California Gov. Gavin Newsom on Sept. 19 signed legislation prohibiting street racing, street takeovers and sideshows in parking lots across the Golden State, and allowing courts to suspend the driver's licenses of those caught street racing. Earlier this year, New York Gov. Kathy Hochul signed a bill allowing cameras in New York City to operate 24/7 to help police catch street racers.

When crafting its ordinance, Blaine looked to Fort Worth, Texas — one of the few places in the country where such an ordinance was already in place, Podany said.

Under Blaine's new law, drivers can be cited for "turning, accelerating, decelerating or otherwise operating a motor vehicle in a manner that causes unnecessary engine noise," the ordinance states. Drivers can also be cited for "squealing tires, skidding, sliding, throwing of sand, gravel, dirt or other material," or driving "in a manner simulating a race," it says.

Drivers who engage in street racing can face misdemeanor charges, as can spectators at unlicensed events.

Brian Weierke, police chief in nearby Fridley, said law enforcement across the metro has taken an aggressive stance to crack down on street racing and is starting to see progress. Fridley is part of a task force that includes the State Patrol, which this summer launched an all-out campaign to tamp down on street racing.

Part of the overarching goal is to prevent tragedies like one last year, in which a 19-year-old woman died after being struck by gunfire while watching a street racing event in northeast Minneapolis.

On its first blitz on a July weekend, state troopers on the ground stopped more than 500 drivers for traffic infractions and issued more than 100 citations to motorists who did not hold a valid driver's license. Troopers also made 37 arrests, including 22 drivers who were impaired.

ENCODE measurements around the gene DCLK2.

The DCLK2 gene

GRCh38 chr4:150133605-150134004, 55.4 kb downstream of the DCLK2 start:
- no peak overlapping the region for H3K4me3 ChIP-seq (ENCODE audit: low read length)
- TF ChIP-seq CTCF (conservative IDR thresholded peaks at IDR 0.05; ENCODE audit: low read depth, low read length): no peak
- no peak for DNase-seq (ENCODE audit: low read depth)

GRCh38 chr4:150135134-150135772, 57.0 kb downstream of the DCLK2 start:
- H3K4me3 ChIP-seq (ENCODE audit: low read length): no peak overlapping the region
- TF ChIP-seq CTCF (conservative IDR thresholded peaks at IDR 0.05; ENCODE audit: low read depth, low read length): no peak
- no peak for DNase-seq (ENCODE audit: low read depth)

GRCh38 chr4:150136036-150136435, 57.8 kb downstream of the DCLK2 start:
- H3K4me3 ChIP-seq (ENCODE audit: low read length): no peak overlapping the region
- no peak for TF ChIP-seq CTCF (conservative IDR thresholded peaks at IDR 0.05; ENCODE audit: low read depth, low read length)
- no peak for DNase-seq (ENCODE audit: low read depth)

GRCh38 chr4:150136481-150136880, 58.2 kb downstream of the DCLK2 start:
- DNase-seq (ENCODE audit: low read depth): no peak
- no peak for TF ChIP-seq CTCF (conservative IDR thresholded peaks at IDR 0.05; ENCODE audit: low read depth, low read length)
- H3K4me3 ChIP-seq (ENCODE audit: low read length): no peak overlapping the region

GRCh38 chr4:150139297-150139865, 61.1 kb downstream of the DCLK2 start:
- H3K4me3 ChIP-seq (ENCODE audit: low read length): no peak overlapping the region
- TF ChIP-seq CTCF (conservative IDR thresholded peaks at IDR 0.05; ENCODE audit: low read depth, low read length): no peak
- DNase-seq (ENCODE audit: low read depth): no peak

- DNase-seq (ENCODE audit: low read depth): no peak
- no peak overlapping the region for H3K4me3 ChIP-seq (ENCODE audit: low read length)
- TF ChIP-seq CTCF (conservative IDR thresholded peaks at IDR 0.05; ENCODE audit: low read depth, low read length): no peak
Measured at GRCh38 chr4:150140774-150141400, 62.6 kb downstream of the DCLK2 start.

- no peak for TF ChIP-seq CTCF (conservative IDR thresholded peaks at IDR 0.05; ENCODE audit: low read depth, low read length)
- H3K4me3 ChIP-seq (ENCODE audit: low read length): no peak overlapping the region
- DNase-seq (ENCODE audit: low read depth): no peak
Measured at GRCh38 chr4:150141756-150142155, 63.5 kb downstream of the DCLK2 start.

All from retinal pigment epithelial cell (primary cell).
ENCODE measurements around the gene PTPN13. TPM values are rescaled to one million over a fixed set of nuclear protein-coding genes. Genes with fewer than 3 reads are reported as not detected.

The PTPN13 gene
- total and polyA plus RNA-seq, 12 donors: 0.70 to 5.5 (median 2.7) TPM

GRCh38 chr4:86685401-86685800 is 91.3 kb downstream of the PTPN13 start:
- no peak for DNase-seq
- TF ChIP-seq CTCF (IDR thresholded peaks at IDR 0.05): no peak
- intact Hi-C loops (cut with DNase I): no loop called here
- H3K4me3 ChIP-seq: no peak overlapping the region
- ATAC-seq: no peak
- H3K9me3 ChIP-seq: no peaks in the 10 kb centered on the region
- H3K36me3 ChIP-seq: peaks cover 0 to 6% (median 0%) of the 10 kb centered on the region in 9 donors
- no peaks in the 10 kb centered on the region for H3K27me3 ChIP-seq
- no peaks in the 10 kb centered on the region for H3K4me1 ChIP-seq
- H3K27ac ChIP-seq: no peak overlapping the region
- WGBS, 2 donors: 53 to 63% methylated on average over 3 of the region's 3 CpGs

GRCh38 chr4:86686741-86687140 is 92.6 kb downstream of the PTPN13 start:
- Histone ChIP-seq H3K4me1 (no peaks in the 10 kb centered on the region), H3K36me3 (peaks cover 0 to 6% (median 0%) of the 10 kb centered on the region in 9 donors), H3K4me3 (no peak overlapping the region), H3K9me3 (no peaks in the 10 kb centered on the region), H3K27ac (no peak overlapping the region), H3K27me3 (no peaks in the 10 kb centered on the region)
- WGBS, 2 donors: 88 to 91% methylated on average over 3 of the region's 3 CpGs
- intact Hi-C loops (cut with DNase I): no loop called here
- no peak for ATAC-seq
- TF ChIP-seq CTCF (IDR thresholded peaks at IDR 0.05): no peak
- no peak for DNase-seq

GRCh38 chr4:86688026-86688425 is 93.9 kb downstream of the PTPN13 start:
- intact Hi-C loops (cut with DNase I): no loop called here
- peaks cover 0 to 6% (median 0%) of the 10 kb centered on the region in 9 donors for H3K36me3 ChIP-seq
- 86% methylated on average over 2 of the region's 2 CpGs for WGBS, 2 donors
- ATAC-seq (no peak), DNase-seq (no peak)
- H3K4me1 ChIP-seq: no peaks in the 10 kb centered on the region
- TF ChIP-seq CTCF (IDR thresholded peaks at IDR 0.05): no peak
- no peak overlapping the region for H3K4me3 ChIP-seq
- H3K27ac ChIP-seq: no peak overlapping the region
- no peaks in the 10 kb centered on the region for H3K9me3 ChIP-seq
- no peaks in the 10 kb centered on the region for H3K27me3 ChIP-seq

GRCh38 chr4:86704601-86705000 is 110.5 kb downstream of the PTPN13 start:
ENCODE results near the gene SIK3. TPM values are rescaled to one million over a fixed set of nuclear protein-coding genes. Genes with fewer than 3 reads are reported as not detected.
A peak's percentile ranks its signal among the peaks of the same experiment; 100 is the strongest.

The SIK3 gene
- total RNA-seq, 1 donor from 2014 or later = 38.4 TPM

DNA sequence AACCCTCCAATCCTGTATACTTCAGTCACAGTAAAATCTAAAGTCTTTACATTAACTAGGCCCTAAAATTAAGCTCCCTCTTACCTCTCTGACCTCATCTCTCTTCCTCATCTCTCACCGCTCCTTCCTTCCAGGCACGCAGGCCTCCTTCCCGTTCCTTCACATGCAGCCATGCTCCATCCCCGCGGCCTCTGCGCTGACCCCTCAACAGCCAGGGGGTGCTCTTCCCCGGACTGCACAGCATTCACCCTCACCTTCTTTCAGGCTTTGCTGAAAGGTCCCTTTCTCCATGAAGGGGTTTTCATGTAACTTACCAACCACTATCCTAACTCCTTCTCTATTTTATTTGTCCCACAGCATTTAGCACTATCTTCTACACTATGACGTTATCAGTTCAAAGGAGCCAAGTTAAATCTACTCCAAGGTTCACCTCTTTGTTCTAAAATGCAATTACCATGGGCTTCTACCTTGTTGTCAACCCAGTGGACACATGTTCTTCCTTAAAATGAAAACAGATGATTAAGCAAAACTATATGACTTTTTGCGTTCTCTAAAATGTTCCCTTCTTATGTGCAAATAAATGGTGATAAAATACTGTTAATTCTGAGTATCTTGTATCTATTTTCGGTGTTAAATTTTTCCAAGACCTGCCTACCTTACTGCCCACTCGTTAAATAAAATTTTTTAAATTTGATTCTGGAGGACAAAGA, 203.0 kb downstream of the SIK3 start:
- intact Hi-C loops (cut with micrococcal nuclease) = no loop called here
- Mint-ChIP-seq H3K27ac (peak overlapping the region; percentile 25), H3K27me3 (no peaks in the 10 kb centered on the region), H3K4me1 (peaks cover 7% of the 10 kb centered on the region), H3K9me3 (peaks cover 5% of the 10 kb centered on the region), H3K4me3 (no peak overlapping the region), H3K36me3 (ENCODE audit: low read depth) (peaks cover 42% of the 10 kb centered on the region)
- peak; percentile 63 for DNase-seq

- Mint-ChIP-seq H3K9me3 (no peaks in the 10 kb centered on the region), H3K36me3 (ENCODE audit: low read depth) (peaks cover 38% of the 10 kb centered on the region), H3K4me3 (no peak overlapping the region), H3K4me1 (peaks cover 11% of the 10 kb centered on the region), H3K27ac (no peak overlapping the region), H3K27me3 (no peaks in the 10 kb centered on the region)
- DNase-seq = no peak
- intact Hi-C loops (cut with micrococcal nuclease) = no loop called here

With 20 additional troopers stationed in Minneapolis and its aviation unit watching from the sky, troopers cited a group of motorcyclists racing on a freeway and four other motorists racing on Hennepin Avenue. They also tagged multiple drivers who had illegal fireworks and arrested several who attempted to flee law enforcement. In one case, troopers in a helicopter saw a driver throw a firearm while trying to run from police on foot.

"We have put a considerable amount of resources to combat this problem," said Col. Matt Langer. "It is intentional, destructible action and very dangerous, and nobody is a fan of it. We are working hard to make it stop."

Law enforcement identified many of the offenders this summer as juveniles. Several were cited with damage to property, trespassing, fleeing police and weapons violations. In some cases, vehicles were forfeited, Weierke said.

In June, a 24-year-old Minneapolis man considered a major organizer of the gatherings was charged with felony riot. Three others also were charged.

In recent weeks, cases have dropped off and meetups have dwindled to 20 to 30 cars, Weierke said. The main group responsible for the initial wave of street racing events is no longer hosting them, he said.

Though local efforts have so far made progress, Jeff Potts, executive director of the Minnesota Chiefs of Police Association, said he would like to see the state Legislature take up the issue again during the 2023 session.

"This is an issue you have to pay attention to," he said. "The minute you turn your head, it can come back."